A necessary question, then, is what action would Ponnuru propose now in order to prevent this situation from happening again? Is he prepared to launch into a very hard critique of the democratist Right? I suspect not: but if not, his suggestion that Bush should have opted for a strong man is idle.
There is, of course, the further point that a strong man--especially Chalabi, a crook with ties to Iran, distrusted by just about everyone--would have entailed a different set of problems for Iraq and for America. If he were as brutal and effective at keeping the country together as Saddam had been, there would be quite a lot of buzz back here in the U.S. about the hypocrisy of trading one dictator for another: again, conservatives would have had to fall back to national-interest rhetoric, and that may not have helped the Republicans so much in 2004. Things may have gone even worse: suppose Chalabi had been ruthless but ineffective. Would Bush have removed him, leading to the same outcome we now have (only somewhat worse all around), or would Bush and the Republicans have gone into 2004 as having set up a dictator in Iraq who couldn't be trusted by us and who was leading Iraq into a civil war? I don't think that scenario would have played out very well for the GOP in 2004. Just look at how much the resounding, but unresolved, success of the 1991 Gulf War helped George H.W. Bush in 1992.
For Ponnuru's first piece of advice to have worked, hawks inside and out of the administration would have had to have been more pragmatic and less idealistic, and things would have had to have gone just swimmingly well in Iraq to make the issue a boon for the GOP. Neither of those outcomes would have had much prospect.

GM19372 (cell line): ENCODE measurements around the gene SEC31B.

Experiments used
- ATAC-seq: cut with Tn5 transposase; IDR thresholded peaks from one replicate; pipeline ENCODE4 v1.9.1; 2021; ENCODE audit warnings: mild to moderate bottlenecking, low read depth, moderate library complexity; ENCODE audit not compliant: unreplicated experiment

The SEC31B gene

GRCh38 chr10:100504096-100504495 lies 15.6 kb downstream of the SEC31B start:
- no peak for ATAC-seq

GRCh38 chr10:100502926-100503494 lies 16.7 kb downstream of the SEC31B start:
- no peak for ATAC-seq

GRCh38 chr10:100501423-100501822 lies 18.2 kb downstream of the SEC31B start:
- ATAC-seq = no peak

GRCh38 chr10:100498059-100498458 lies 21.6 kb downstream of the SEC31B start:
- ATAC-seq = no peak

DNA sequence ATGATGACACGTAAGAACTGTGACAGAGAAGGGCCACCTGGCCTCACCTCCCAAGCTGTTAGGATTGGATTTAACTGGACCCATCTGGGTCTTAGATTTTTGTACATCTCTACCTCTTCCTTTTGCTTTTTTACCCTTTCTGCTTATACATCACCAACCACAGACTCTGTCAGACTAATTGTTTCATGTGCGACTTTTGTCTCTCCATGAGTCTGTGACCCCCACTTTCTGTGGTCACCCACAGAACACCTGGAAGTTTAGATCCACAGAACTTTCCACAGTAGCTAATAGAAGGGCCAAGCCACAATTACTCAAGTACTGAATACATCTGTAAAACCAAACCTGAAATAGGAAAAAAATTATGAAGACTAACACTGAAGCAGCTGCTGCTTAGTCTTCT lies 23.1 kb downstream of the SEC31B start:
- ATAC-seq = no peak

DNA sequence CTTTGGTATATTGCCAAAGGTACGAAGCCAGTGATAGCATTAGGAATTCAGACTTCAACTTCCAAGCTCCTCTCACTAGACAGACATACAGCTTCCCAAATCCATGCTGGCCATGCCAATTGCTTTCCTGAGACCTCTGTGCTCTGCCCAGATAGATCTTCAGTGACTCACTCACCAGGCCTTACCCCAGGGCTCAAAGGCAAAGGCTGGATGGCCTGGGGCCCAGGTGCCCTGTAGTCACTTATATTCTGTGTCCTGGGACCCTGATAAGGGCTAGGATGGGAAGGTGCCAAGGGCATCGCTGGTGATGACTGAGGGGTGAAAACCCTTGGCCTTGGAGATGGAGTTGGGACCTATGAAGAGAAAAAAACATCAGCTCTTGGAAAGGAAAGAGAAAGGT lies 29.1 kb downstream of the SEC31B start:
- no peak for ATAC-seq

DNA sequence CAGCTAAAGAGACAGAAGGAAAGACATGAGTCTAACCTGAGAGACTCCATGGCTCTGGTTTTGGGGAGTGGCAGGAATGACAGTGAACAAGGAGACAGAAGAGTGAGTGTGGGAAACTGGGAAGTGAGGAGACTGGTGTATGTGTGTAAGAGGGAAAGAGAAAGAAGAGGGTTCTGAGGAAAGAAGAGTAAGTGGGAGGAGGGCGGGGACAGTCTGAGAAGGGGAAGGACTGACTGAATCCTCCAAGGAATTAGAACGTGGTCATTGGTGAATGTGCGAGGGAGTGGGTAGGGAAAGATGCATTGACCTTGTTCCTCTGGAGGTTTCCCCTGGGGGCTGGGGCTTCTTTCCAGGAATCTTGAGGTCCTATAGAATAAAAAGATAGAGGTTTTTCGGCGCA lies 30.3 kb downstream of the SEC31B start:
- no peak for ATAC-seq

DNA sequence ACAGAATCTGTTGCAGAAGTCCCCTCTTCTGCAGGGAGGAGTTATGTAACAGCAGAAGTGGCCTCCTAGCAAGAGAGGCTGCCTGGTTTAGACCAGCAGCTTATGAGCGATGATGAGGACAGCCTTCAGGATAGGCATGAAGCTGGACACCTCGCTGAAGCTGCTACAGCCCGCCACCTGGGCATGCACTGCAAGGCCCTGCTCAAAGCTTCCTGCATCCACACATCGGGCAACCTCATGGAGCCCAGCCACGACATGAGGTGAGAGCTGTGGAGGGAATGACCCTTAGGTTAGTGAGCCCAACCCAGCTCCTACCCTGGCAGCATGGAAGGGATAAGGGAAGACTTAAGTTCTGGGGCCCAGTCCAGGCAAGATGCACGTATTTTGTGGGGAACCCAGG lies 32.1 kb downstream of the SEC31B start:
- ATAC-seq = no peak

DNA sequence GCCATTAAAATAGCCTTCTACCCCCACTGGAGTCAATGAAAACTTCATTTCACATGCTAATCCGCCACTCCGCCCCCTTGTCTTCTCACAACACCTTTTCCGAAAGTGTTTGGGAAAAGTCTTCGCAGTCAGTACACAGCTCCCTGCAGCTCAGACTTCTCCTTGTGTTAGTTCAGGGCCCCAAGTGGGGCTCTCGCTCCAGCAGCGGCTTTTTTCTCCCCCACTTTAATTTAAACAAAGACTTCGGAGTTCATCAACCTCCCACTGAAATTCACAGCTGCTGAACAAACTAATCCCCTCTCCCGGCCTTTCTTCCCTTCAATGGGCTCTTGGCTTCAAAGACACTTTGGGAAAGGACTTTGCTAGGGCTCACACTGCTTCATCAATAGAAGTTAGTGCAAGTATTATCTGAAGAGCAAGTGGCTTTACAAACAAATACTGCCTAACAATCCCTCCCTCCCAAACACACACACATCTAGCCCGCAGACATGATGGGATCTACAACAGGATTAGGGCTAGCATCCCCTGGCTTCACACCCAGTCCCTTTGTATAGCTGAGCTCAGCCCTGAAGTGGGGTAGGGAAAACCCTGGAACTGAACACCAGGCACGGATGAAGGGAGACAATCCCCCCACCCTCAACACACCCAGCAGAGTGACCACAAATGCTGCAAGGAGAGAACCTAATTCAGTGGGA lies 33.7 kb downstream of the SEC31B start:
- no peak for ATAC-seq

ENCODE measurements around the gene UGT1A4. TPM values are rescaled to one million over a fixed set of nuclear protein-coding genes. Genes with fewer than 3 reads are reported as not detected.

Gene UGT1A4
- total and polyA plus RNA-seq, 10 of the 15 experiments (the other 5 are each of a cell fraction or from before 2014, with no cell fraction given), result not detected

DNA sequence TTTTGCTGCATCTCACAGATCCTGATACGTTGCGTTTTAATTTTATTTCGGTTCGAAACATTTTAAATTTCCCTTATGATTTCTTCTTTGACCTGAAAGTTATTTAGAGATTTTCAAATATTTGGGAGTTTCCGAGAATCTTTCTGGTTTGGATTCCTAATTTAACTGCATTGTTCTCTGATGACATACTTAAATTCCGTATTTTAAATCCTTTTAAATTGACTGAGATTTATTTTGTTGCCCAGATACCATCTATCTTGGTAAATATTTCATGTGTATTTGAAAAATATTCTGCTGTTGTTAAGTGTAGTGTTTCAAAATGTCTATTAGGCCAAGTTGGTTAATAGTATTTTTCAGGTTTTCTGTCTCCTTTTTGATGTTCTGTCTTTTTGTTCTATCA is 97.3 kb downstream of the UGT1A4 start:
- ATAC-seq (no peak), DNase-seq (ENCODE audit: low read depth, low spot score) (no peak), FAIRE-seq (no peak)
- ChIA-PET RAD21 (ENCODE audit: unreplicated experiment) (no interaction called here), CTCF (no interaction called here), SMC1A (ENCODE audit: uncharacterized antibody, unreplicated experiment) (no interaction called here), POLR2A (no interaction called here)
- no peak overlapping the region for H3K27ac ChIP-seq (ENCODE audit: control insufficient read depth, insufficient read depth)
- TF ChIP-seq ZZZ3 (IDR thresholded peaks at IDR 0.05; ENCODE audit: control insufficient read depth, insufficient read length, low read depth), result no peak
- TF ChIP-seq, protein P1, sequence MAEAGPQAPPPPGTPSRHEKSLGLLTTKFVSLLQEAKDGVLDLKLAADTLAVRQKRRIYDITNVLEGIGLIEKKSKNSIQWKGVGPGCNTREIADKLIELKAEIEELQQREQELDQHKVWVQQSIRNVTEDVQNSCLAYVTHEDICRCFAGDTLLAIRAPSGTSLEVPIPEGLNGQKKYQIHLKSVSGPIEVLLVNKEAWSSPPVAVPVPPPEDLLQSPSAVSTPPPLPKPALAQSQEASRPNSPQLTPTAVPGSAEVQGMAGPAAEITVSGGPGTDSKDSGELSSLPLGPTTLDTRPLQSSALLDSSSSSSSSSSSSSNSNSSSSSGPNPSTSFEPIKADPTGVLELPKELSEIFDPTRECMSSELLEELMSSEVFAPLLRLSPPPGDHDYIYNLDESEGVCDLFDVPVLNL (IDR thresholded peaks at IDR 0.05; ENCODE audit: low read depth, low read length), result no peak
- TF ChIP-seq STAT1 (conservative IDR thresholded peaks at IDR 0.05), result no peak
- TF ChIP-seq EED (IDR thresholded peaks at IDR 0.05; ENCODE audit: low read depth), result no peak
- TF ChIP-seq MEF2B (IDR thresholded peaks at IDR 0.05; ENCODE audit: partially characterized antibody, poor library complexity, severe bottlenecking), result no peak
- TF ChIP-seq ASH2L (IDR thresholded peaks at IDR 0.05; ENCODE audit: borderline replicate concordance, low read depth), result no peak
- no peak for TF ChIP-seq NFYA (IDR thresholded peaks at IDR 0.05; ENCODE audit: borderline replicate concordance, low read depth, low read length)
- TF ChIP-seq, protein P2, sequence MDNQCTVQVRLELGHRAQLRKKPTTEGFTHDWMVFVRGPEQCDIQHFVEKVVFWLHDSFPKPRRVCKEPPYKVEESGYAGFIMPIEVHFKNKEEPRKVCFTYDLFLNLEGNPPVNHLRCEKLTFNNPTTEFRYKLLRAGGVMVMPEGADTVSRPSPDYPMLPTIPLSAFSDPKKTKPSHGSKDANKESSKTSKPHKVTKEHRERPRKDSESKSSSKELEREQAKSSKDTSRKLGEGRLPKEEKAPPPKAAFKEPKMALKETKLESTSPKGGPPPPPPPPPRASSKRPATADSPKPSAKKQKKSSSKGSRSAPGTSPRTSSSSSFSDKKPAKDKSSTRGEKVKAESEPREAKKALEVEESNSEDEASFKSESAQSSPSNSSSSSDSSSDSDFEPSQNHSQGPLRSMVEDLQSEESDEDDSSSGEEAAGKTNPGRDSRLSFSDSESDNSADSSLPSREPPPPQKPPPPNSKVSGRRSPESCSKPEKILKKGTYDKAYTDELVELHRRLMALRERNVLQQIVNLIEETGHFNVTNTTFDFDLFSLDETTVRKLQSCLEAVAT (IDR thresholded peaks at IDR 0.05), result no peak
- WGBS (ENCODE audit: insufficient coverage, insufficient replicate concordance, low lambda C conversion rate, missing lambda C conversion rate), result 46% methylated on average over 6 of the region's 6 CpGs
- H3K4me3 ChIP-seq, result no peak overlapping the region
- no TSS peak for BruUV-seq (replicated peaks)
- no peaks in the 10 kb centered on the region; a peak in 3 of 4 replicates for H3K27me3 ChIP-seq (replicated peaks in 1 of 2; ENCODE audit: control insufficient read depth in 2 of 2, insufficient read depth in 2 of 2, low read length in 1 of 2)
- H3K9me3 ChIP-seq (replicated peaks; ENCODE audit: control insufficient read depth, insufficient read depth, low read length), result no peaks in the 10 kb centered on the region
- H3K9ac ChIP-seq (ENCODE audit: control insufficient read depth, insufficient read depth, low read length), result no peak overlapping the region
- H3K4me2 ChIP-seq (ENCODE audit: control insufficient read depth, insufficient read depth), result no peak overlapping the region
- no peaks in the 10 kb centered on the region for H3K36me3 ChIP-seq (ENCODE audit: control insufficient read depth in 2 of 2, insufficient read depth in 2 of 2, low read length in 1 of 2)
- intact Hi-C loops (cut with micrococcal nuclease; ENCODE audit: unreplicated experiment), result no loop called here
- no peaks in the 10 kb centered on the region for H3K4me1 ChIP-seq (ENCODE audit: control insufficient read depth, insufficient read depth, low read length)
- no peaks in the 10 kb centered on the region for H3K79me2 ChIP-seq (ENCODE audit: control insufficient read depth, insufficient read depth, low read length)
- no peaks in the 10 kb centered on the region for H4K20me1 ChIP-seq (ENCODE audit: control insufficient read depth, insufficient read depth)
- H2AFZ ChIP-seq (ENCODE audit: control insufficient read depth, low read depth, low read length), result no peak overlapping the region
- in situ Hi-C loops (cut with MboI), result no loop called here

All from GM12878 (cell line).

As for the second suggestion, yes, there was a point in 2006 at which Bush, with the support of the conservative movement and Republican base, could have sacked Rumsfeld and announced he was sending more troops. to Iraq. But I can't see that either action would have markedly improved the GOP's chances that November. Both measures would have testified that even Bush knew that he had botched the war, a concession that would not exactly have hurt the Democrats. More importantly, however, it might well have made 2006 a referendum on whether to escalate this mismanaged war by supporting the GOP and sending more troops to Iraq or to de-escalate the war by supporting the Democrats. I think we know how Democrats would have responded to that question, and I strongly suspect that independents would have answered it the same way. Firing Rummy and throwing more troops into the fray would not have redeemed the war in the eyes of the American public.
Having made all of these criticisms, let me say that I do appreciate Ponnuru asking these questions and considering the counterfactuals--this is something that all conservatives, indeed all informed Americans, ought to be doing, whether they are pro-war or antiwar. But it's not enough to provide pat, common-sense answers: we have to look more deeply at why the war developed, politically and militarily, as it did, and whether such minor variations to the theme as those that Ponnuru suggests would have significantly improved matters. Turning the country over to Chalabi and drawing down the American presence--better yet, getting out--would have been far better for our own country, if for no other reason than that we would have had fewer of our men and women killed over the past four years. But, without saying that the way things happened was banusic and inevitable, I do think the ideological tendencies of the conservative movement and the American government made the outcome we actually got the most likely of them all. That's why a reconsideration has to be much more thoroughgoing -- and must ask whether this war was really worth fighting in the first place.